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Published: Saturday May 10, 2014 MYT 10:50:14 PM
Updated: Saturday May 10, 2014 MYT 10:51:37 PM

Egypt's tax hike on wealthy to last three years

Egypt's newly appointed Finance Minister Hany Kadry Dimian talks during a news conference in Cairo March 12, 2014.  REUTERS/Mohamed Abd El Ghany

Egypt's newly appointed Finance Minister Hany Kadry Dimian talks during a news conference in Cairo March 12, 2014. REUTERS/Mohamed Abd El Ghany

CAIRO (Reuters) - A new 5 percent surtax on the incomes of wealthy Egyptians will last for three years, the finance minister said on Saturday, less than three weeks before the country elects a new president.

Hany Dimian said the tax, approved by the cabinet last week, would apply to those earning more than one million Egyptian pounds (84,200 pounds) annually in 2014, 2015 and 2016. He said the first payment would be due in January 2015.

Those subject to the tax would be given the choice of whether their funds should go towards public projects in education, health, agriculture, housing or infrastructure.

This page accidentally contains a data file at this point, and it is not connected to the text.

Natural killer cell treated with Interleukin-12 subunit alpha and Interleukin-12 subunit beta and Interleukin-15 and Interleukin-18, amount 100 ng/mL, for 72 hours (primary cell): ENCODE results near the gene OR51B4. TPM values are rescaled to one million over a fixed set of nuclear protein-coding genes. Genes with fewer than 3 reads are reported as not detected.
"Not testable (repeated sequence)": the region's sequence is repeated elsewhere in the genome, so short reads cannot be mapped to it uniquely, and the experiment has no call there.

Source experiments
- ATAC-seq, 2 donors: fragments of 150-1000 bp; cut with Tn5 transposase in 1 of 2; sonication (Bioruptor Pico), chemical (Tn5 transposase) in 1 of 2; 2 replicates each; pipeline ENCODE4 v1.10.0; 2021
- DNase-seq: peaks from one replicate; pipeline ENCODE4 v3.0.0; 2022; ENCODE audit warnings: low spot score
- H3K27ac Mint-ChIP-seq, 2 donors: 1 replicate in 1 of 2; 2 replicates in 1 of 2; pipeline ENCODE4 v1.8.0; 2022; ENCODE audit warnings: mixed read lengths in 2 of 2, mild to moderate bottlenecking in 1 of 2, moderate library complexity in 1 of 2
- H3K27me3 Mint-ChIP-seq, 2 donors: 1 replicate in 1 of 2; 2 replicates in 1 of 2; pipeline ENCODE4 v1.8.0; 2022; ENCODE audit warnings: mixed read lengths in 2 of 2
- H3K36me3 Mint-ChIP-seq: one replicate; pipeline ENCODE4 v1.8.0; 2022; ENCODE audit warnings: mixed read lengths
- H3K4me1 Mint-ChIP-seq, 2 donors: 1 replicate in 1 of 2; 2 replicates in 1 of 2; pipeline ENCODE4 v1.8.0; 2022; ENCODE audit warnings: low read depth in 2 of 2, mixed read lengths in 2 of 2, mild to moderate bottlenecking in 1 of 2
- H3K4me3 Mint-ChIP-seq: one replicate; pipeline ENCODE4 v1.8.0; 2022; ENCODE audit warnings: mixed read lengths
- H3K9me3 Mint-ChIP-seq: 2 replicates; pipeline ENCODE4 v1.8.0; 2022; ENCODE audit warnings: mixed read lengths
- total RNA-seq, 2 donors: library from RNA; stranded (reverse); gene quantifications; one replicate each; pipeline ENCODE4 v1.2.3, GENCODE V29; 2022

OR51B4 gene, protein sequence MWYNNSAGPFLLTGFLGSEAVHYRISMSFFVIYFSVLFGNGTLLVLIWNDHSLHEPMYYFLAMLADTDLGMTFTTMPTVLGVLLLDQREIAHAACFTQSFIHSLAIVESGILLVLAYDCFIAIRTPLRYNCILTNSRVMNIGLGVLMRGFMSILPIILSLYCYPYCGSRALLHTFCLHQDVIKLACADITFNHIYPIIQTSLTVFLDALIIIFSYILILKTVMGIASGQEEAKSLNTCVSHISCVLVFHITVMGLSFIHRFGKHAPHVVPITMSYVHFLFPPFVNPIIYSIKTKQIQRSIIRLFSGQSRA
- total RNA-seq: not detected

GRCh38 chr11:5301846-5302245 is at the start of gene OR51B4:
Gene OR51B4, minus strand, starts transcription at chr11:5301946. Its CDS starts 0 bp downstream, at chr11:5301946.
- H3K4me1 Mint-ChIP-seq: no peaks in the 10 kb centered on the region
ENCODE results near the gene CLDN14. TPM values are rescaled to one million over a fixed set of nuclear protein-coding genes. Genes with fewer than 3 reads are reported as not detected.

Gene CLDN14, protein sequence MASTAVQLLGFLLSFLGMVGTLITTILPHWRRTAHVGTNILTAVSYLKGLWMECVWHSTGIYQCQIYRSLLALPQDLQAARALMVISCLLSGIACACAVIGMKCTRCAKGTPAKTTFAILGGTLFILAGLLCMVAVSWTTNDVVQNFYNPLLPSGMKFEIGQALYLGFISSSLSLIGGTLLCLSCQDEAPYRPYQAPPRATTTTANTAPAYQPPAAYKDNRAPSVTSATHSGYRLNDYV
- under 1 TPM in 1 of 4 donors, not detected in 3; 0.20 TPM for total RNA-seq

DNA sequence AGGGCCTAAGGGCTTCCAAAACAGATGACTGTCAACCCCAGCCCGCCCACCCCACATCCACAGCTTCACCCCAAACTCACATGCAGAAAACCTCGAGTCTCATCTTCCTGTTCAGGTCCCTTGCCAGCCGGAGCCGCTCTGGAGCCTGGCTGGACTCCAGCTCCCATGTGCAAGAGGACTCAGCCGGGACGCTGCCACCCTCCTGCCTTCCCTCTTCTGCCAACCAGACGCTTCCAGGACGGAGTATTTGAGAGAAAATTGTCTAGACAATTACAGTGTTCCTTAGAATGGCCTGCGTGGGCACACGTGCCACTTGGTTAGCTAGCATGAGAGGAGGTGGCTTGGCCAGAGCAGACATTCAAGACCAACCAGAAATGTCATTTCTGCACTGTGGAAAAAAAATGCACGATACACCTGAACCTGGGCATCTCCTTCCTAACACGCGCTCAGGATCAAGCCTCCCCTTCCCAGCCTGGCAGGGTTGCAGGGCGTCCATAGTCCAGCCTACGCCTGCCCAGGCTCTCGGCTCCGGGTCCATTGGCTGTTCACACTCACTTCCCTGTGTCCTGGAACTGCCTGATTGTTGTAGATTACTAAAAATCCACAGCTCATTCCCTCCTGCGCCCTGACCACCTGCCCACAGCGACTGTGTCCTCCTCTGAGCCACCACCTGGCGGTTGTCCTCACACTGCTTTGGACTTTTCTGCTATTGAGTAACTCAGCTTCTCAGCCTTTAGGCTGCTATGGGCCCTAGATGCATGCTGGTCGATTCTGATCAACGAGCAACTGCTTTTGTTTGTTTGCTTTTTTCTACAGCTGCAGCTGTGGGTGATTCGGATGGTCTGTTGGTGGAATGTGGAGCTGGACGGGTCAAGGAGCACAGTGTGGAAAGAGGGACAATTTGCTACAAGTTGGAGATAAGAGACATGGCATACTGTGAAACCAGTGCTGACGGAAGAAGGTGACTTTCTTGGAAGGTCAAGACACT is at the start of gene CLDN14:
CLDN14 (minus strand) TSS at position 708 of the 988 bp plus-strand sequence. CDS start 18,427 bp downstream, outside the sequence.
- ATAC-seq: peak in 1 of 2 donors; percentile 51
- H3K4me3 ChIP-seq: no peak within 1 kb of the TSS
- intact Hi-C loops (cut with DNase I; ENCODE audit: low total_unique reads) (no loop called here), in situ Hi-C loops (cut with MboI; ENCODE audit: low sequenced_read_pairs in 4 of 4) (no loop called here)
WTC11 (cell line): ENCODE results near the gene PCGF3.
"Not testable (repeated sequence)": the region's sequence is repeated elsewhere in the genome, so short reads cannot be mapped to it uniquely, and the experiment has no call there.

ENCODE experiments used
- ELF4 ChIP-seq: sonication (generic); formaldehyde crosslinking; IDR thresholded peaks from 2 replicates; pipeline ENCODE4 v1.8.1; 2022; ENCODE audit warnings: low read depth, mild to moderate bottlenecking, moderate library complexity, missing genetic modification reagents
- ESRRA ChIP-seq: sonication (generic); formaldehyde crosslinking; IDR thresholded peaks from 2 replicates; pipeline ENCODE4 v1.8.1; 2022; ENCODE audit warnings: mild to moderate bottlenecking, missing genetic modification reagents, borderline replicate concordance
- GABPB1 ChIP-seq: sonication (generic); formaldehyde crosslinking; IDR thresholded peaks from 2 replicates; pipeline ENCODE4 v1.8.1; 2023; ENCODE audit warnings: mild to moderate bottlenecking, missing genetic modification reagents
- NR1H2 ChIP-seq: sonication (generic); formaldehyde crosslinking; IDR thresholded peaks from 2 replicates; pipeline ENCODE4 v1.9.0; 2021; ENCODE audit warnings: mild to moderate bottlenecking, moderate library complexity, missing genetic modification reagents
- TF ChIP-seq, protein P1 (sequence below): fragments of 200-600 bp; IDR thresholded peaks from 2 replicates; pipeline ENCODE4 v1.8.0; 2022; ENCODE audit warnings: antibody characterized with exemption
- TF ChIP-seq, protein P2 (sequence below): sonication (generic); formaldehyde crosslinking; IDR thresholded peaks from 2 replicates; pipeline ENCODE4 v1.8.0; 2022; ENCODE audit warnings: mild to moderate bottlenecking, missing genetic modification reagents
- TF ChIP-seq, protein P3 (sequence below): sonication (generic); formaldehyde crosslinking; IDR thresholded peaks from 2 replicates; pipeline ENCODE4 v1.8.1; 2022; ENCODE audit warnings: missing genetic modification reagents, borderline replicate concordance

The temporary tax had been under discussion for several months, but its approval comes shortly before a May 26-27 presidential election which is widely expected to be won by former army chief Abdel Fattah al-Sisi.

The measure still needs to be passed by Interim President Adly Mansour before it can be implemented.

Social justice and fairer distribution of wealth were among the demands of protesters who ousted veteran president Hosni Mubarak in Egypt's 2011 Arab Spring revolution. Elected Islamist president Mohamed Mursi was removed by the army last year in the wake of mass protests.

The turmoil has hammered the economy, driving away foreign investors and tourists.

The country of 85 million has been struggling to curb a budget deficit that swelled to around 14 percent of gross domestic product last year. It is under pressure to cut subsidies that eat up around a fifth of its budget, but risks triggering protests if it does so.

In a television interview this week, Sisi said energy subsidies could not be lifted quickly and insisted he would intervene to protect the poor from rising prices. But he did not spell out details of how he would manage the economy of the largest Arab state.

(Reporting by Stephen Kalin; Editing by Mark Trevelyan)

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